Forty-five years ago, doctors were at the forefront of efforts to decriminalize abortion, which culminated in the landmark Supreme Court ruling of Roe v. Wade. And today, doctors are again in the vanguard speaking out against abortion criminalization of a more recent vintage: that of the pregnant woman herself.
While people have been ending their own pregnancies throughout the world since the dawn of time, it is only recently that social scientists have begun studying the prevalence of this practice in the United States. Evidence shows that people are ending pregnancies outside of clinical settings using abortion pills, herbs and other methods for a variety of reasons. And the need for options outside of clinics is expected to continue — if not grow — in the coming years as anti-abortion zealots in public office make good on their campaign promises to enact and enforce unnecessary and onerous restrictions on clinical abortion care designed to make abortion even more scarce and unaffordable.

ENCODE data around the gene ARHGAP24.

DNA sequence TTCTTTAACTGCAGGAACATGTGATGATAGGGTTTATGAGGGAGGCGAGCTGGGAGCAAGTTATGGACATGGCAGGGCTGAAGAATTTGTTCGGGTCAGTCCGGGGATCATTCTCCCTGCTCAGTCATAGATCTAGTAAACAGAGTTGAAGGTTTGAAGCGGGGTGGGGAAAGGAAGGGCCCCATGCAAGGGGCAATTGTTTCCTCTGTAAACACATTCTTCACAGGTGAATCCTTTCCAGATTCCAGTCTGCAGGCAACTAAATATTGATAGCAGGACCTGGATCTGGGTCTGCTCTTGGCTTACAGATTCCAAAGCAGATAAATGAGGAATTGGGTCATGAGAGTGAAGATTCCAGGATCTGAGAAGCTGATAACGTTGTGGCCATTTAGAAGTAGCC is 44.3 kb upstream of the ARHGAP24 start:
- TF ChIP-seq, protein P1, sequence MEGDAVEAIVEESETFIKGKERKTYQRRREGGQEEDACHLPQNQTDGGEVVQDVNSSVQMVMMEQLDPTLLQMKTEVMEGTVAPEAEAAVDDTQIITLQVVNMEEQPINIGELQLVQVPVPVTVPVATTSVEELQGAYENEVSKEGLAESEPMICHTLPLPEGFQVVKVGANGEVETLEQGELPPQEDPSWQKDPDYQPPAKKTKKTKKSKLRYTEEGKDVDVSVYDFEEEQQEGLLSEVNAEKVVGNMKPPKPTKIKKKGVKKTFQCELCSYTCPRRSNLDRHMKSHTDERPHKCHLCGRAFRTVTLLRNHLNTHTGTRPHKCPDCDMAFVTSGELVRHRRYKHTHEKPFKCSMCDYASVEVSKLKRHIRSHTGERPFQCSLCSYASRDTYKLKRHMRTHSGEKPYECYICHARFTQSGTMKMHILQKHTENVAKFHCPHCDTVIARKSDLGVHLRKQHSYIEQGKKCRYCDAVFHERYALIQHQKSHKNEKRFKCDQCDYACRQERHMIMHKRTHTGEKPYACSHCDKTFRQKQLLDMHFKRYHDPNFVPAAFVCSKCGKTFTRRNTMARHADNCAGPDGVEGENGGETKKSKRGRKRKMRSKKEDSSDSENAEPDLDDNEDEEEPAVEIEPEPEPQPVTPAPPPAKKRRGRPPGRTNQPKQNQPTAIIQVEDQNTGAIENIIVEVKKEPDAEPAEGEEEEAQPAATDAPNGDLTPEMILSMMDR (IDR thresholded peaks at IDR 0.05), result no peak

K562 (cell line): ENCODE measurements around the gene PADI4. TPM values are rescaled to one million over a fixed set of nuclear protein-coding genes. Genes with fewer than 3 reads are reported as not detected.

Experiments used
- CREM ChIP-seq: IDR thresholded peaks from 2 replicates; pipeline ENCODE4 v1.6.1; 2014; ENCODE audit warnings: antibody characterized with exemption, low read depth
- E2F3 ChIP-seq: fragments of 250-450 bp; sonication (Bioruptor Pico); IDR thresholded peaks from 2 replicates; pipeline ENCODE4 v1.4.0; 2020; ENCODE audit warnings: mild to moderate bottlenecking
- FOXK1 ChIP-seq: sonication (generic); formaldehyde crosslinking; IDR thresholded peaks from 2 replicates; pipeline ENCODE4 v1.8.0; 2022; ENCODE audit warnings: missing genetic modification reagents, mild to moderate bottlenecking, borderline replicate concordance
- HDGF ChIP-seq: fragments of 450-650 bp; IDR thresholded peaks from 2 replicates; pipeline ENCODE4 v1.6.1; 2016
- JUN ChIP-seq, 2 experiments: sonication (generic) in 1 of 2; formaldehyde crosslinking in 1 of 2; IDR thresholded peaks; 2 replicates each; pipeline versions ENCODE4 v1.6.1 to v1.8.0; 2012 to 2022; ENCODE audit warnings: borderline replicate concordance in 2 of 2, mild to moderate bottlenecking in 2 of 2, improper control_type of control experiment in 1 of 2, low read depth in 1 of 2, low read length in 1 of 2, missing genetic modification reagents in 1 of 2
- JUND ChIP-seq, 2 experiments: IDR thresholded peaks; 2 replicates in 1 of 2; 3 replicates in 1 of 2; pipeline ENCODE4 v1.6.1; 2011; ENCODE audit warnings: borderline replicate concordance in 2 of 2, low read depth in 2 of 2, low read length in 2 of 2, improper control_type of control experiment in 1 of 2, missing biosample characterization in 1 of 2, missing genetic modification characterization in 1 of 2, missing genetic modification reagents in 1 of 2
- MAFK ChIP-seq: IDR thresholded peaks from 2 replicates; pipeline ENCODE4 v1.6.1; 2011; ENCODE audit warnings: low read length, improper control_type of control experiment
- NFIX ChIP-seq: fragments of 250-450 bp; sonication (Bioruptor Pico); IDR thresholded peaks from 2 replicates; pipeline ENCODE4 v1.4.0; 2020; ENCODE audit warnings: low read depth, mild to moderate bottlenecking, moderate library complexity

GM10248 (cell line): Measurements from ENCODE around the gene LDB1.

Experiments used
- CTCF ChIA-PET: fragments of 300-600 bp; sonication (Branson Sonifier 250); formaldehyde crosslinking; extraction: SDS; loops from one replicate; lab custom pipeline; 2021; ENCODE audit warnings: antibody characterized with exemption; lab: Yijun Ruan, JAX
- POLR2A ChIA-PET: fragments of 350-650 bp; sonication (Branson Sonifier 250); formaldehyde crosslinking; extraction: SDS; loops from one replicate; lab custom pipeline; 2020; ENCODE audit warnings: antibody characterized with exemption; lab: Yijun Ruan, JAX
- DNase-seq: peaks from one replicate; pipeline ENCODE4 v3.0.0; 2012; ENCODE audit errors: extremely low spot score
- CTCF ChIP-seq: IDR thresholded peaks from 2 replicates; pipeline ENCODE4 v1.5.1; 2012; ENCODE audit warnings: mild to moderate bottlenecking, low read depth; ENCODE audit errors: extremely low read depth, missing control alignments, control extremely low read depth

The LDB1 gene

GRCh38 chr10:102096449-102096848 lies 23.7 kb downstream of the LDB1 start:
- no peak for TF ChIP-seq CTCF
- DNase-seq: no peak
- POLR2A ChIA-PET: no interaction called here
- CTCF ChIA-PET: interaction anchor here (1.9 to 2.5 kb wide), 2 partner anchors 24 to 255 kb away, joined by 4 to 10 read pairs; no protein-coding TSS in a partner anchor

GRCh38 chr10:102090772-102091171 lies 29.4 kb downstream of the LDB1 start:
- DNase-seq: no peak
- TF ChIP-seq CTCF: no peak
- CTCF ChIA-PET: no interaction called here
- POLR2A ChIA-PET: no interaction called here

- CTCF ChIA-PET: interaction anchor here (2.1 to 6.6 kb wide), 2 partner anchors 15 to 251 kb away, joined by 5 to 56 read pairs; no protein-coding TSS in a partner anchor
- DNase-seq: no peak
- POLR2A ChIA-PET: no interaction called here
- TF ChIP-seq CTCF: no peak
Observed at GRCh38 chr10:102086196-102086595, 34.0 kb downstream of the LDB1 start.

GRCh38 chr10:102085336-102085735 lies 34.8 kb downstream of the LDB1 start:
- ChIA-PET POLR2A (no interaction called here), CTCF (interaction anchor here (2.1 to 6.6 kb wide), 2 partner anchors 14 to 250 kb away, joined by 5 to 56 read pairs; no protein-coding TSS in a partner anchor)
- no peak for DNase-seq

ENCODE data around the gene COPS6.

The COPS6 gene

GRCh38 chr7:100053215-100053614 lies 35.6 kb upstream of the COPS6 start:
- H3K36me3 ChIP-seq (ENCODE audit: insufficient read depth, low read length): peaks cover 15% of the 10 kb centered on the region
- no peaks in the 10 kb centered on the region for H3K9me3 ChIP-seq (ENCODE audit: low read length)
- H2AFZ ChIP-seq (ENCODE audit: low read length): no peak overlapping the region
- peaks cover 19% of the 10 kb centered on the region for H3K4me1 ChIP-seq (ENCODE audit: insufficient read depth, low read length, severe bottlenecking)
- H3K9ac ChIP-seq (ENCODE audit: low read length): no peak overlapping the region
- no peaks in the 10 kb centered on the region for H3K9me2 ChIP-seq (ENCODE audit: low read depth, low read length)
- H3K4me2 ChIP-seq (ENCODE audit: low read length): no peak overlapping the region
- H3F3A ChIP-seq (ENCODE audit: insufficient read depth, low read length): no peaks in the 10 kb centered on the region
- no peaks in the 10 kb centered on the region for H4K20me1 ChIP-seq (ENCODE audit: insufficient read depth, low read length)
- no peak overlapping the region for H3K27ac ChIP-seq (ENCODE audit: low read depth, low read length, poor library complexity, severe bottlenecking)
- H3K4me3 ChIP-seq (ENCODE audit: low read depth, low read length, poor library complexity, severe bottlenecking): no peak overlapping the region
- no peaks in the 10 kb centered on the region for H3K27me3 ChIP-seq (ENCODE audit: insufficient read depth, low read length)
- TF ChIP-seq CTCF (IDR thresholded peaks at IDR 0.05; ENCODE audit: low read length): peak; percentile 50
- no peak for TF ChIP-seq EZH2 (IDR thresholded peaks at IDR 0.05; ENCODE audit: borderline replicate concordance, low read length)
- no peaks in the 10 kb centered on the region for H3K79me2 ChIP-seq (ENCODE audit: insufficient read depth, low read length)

Even people for whom access and cost are not barriers may opt for self-managed abortion. Reasons range from concerns regarding privacy and security, as anti-abortion protesters outside of clinics and health centers become increasingly aggressive, to a desire by the individual to choose the scheduling, setting, companion and method of abortion that is truly right for them. For others, it may be a link to a spiritual practice or heritage of community-based care. Whatever their reasons, for increasing swaths of the population, self-managed abortion is either their first preference or least-worst option.
If people have access to accurate information, reliable methods like abortion pills, and confidential, backup medical care in the rare event of a complication, self-managed…